Negotiators view every negotiation as a type of game. They show up ready to use their negotiation styles and negotiating techniques to compete with the other side in order to see who can walk away being a winner. I’m pretty sure that we all realize that we should be cooperating, but instead all too often we end up competing to see who can win. The reason that we do this is because we arrive at the negotiation with the assumption that we’re dealing with a fixed pie – there is only so much to be had, and somebody is going to walk away with more and somebody is going to walk away with less. We view a negotiation as being a win-lose competitive situation. What we really should be doing is working with the other side to find more value in the negotiation.
Take The Time To Build Trust And Share Information
As a negotiator, what you want to do is to build trust with the other side. The easiest way to go about doing this is to share information in an open, truthful manner. The value created by sharing information with the other side will often outweigh the risk of having that information misused by them.
Ask Good Questions
Negotiators want to understand the other side’s interests as well as possible, yet both parties may be unwilling to fully disclose confidential information. What should you do next? The answer is to ask a lot of questions! Many negotiators view negotiating primarily as an opportunity to influence the other party. As a result, we tend to do more talking than listening. And when the other side is talking, we tend to concentrate more on what we’ll say next than on the information being conveyed. The downside to doing this is that it only assists the other party in collecting information from you. Good negotiators know that listening and asking questions are the keys to collecting important new information.
Be Willing To Give Away Information
When any negotiation is just starting out, the level of trust between both sides will be low. This raises the question of just exactly what a negotiator should do in this situation. The answer might surprise you. Give away some information that focuses on the deals you are willing to make. Doing so can enable you and the other party to make the pie of outcomes larger. We also have to remember that behaviors in negotiation are often reciprocated. When you share useful information, the other side may return some of their own. The key is to give away information that will inspire wise tradeoffs, rather than simply slicing up the pie.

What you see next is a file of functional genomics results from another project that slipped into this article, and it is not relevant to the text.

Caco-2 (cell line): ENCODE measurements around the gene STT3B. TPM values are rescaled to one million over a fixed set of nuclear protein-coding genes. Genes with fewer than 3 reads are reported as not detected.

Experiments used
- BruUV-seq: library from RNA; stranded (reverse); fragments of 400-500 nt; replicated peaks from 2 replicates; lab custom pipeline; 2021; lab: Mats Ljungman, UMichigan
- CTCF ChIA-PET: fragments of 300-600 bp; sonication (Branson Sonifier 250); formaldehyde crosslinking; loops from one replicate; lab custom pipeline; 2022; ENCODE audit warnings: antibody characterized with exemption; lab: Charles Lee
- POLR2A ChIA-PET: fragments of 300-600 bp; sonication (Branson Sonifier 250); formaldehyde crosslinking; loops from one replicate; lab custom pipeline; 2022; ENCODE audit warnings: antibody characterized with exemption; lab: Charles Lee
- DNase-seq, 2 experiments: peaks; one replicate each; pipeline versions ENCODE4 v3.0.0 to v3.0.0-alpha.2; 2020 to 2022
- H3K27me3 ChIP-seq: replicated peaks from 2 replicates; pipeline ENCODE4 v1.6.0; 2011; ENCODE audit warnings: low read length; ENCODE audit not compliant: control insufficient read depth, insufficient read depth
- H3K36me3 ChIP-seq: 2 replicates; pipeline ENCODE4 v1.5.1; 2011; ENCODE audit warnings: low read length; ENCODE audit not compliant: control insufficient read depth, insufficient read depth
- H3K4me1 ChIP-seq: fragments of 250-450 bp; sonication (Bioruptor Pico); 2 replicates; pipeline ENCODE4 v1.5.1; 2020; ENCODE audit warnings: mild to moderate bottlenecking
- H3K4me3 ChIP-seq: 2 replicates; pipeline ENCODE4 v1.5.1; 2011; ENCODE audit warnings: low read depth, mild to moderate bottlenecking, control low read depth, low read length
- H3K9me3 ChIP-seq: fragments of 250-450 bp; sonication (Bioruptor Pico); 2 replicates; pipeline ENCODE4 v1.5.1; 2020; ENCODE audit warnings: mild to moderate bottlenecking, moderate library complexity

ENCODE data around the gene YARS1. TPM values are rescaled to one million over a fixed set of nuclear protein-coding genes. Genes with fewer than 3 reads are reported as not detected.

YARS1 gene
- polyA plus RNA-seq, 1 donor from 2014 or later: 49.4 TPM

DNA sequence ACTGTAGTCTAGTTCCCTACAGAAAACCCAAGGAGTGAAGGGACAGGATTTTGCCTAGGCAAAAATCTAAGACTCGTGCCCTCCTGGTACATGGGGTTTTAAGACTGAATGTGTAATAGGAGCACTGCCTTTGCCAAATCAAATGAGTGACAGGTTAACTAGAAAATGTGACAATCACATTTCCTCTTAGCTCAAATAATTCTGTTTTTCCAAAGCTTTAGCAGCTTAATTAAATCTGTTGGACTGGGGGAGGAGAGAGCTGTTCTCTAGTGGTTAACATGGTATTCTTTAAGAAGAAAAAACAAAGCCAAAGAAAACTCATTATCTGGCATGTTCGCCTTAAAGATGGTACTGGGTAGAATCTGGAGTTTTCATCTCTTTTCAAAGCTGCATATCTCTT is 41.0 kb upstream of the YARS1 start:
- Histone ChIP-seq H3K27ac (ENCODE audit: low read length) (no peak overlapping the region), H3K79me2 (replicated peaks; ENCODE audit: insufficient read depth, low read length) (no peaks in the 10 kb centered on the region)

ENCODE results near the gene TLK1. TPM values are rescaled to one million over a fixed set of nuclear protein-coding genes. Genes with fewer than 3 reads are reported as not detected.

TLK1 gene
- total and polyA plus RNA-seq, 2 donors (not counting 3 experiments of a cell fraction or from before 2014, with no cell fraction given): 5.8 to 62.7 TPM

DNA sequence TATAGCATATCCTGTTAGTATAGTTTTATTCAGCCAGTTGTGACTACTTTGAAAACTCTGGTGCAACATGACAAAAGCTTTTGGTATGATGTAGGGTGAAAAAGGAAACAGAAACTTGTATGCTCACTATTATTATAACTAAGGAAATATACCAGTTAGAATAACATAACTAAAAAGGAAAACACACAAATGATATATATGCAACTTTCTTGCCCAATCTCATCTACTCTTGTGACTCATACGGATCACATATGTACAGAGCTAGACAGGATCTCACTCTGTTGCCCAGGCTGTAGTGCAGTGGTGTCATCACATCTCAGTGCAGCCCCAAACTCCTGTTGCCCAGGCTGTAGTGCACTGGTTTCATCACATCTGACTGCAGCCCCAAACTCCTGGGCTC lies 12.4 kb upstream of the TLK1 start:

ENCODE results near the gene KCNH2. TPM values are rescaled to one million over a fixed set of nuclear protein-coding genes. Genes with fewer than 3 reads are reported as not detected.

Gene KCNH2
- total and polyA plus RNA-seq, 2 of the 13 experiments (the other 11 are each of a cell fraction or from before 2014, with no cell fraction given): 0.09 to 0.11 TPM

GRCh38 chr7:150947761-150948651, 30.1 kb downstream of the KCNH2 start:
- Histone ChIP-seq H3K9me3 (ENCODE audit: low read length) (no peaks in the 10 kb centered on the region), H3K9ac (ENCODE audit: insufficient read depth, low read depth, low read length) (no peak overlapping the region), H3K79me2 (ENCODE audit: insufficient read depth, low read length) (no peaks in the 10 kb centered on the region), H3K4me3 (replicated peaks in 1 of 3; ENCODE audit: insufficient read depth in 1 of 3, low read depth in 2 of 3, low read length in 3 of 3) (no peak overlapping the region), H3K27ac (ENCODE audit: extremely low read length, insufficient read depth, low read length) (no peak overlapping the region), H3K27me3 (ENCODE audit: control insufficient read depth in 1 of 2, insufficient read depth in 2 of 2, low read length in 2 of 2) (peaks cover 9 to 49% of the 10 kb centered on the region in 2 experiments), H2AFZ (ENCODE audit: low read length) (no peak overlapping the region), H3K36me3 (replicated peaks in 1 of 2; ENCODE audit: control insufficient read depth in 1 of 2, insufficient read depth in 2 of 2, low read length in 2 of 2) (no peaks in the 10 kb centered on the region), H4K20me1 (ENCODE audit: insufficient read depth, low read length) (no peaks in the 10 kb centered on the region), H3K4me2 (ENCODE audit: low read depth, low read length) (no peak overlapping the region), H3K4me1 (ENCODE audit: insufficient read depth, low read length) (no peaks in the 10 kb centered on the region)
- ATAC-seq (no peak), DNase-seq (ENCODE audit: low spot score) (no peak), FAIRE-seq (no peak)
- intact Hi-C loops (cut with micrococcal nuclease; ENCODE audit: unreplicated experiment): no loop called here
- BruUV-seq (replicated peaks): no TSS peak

What All Of This Means For You
As negotiators we need to realize that when we enter into a principled negotiation, trust is going to be something that is in short supply. Both sides will be showing up in a competitive mood thinking that there is a limited amount of what is being negotiated and so each side will want to get more for themselves. As skilled negotiators, we need to learn how to make the “pie” of what is being negotiated larger so that both sides can walk away feeling like they got what they wanted.The first thing that we need to do when starting a negotiation is to make sure that we are willing to take the time to build trust with the other side. The best way to go about doing this is to share some information with them. We also want to get good at asking questions. We do this in order to better understand the other side. This allows us to collect new information. In order to build that sense of trust, we need to be willing to give away information to the other side. This will allow us to work with them to make the pie even larger.
Trust is the key to a successful negotiation. However, trust is not something that is easy to create during a negotiation. As negotiators we need to understand that in order to build trust with the other side, we need to master the techniques that will be required to create a larger pie. It is only by doing this that we’ll be able to create deals in which both sides feel that they were able to get everything that they hoped to get out of the negotiations. A bigger pie means a better deal for everyone involved in the negotiation.
– Dr. Jim Anderson
Blue Elephant Consulting –
Your Source For Real World Negotiating Skills™
Question For You: How can you teach yourself to become a better listener during a negotiation?Click here to get automatic updates when The Accidental Negotiator Blog is updated. P.S.: Free subscriptions to The Accidental Negotiator Newsletter are now available. Learn what you need to know to do the job. Subscribe now: Click Here!
What We’ll Be Talking About Next Time
In addition to different negotiation styles and negotiating techniques there are a number of different things that negotiators need to be able to deal with during a negotiation. Being overconfident is one of these. What we need to understand is that if we allow ourselves to become overconfident, then there is a good chance that it is going to affect both our judgement and our decision making process. What we need are ways to detect when we are becoming overconfident and ways to deal with it when it happens.